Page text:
Why entrepreneurs are journalism’s only hope
Even David Cameron’s saying it now. In a speech to his spring conference this weekend he announced that entrepreneurs are Britain’s ‘only strategy’ for growth, and is promising help for people starting their own businesses in this month’s budget.
The same is true for journalism too. The call to enterprise isn’t a stop-gap, nor an acceptance of defeat trying to get a ‘proper’ job.
Journalism needs entrepreneurs to shake things up and make some new things happen. In the shadow of newsroom cuts, creative famine and spreading churnalism, these brave starters are journalism’s ‘only strategy’ for growth.
As if by magic (or more likely by perusing the planning diary) the Observer yesterday featured several ‘young guns‘: young men and women who, in the face of high youth unemployment, have made their own careers happen. Included was 20-year-old film-maker Jamal Edwards who founded SBTV, an impressive youth channel; Georgina Cooper, 26, the creator of PretaPortobello.com; Gerard Jones, 21, who founded his own football training academy while still at university; and Edwin Broni-Mensah, 25, who’s come up with a great business around refillable water bottles.
They are inspiring stories of young people who, in the face of a game where the odds were stacked against them, invented a new game, with the rules squarely in their favour. And they’re relishing the freedom and opportunity it gives them. Meanwhile, more young journalists who fought their way into a national newspaper the old way are handing in their notices!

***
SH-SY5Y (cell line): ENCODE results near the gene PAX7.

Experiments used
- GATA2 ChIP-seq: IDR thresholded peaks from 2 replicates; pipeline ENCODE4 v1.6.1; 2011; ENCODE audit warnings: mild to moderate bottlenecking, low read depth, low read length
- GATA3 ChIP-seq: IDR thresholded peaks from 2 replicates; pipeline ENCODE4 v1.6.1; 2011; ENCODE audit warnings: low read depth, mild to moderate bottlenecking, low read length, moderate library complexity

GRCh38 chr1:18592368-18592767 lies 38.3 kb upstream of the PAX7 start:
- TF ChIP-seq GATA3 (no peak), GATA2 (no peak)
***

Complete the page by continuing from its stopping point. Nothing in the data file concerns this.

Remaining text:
The time to make your own career happen is now.
I had the pleasure of speaking at Leeds Trinity University’s Journalism Festival a week ago, alongside Joanna Geary from the Times, Chris Ship from ITV, Patrick Smith from the The Media Briefing and many others.
I was there to talk about entrepreneurial journalism – and in particular, the often overlooked beauty of starting an intentionally small, but insanely profitable business. In it, I presented several examples of journalists making money in new ways, described how I did it launching my business studio .fu and gave some practical advice on how to start a business with no funding, no employees and no office.
You can also read a write-up and listen to an interview here.
The lure of having @bbc.co.uk or @cnn.com on your email address is a temptress, I know. But we are entering an age where the self-starter is the one with the opportunities – don’t miss out! If you still need convincing read this great article in Smashing Magazine.
And for another four weeks, there is the opportunity to win £1000 in cash to get your business off the ground in our unique myNewsBiz competition. Click here for details of how to enter.
UPDATE: a couple of similar excellent posts from other young journalists today: Joseph Stashko asks why are j-students still attracted by the mainstream media; and Marc Thomas explains why he’s going entrepreneurial instead of looking for jobs this summer.